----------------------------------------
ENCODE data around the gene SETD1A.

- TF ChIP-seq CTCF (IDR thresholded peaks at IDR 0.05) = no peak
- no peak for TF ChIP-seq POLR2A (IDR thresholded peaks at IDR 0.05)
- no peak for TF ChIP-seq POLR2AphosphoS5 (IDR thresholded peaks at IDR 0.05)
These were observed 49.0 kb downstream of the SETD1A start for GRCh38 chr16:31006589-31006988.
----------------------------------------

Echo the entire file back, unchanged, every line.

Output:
ENCODE data around the gene SETD1A.

- TF ChIP-seq CTCF (IDR thresholded peaks at IDR 0.05) = no peak
- no peak for TF ChIP-seq POLR2A (IDR thresholded peaks at IDR 0.05)
- no peak for TF ChIP-seq POLR2AphosphoS5 (IDR thresholded peaks at IDR 0.05)
These were observed 49.0 kb downstream of the SETD1A start for GRCh38 chr16:31006589-31006988.